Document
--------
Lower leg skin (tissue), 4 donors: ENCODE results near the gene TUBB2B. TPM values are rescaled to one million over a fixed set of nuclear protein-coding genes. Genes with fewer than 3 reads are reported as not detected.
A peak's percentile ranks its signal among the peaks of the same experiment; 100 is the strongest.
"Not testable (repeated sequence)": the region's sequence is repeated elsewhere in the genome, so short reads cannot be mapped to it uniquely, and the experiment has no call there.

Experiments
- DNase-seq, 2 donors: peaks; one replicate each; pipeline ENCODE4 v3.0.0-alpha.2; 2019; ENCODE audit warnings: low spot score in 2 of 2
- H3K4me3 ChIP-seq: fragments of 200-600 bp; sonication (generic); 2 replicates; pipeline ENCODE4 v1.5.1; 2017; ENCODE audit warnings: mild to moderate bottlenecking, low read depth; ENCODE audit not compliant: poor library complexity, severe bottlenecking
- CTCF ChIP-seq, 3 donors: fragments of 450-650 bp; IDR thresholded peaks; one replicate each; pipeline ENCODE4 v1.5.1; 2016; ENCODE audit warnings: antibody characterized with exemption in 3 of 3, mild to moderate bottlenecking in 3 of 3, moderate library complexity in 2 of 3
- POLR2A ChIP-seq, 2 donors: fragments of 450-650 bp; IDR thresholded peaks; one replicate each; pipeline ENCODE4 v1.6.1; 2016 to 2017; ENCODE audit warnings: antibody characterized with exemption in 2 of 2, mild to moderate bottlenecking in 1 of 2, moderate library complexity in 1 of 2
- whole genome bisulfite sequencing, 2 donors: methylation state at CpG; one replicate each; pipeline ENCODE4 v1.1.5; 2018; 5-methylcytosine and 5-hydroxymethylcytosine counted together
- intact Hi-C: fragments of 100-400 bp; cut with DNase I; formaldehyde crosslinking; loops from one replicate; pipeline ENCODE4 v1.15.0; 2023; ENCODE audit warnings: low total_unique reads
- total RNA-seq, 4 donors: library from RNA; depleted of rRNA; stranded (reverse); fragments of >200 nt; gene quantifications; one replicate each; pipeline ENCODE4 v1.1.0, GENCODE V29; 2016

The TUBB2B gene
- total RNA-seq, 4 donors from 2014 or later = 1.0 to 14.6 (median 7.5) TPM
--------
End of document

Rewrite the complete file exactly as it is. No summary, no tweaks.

Lower leg skin (tissue), 4 donors: ENCODE results near the gene TUBB2B. TPM values are rescaled to one million over a fixed set of nuclear protein-coding genes. Genes with fewer than 3 reads are reported as not detected.
A peak's percentile ranks its signal among the peaks of the same experiment; 100 is the strongest.
"Not testable (repeated sequence)": the region's sequence is repeated elsewhere in the genome, so short reads cannot be mapped to it uniquely, and the experiment has no call there.

Experiments
- DNase-seq, 2 donors: peaks; one replicate each; pipeline ENCODE4 v3.0.0-alpha.2; 2019; ENCODE audit warnings: low spot score in 2 of 2
- H3K4me3 ChIP-seq: fragments of 200-600 bp; sonication (generic); 2 replicates; pipeline ENCODE4 v1.5.1; 2017; ENCODE audit warnings: mild to moderate bottlenecking, low read depth; ENCODE audit not compliant: poor library complexity, severe bottlenecking
- CTCF ChIP-seq, 3 donors: fragments of 450-650 bp; IDR thresholded peaks; one replicate each; pipeline ENCODE4 v1.5.1; 2016; ENCODE audit warnings: antibody characterized with exemption in 3 of 3, mild to moderate bottlenecking in 3 of 3, moderate library complexity in 2 of 3
- POLR2A ChIP-seq, 2 donors: fragments of 450-650 bp; IDR thresholded peaks; one replicate each; pipeline ENCODE4 v1.6.1; 2016 to 2017; ENCODE audit warnings: antibody characterized with exemption in 2 of 2, mild to moderate bottlenecking in 1 of 2, moderate library complexity in 1 of 2
- whole genome bisulfite sequencing, 2 donors: methylation state at CpG; one replicate each; pipeline ENCODE4 v1.1.5; 2018; 5-methylcytosine and 5-hydroxymethylcytosine counted together
- intact Hi-C: fragments of 100-400 bp; cut with DNase I; formaldehyde crosslinking; loops from one replicate; pipeline ENCODE4 v1.15.0; 2023; ENCODE audit warnings: low total_unique reads
- total RNA-seq, 4 donors: library from RNA; depleted of rRNA; stranded (reverse); fragments of >200 nt; gene quantifications; one replicate each; pipeline ENCODE4 v1.1.0, GENCODE V29; 2016

The TUBB2B gene
- total RNA-seq, 4 donors from 2014 or later = 1.0 to 14.6 (median 7.5) TPM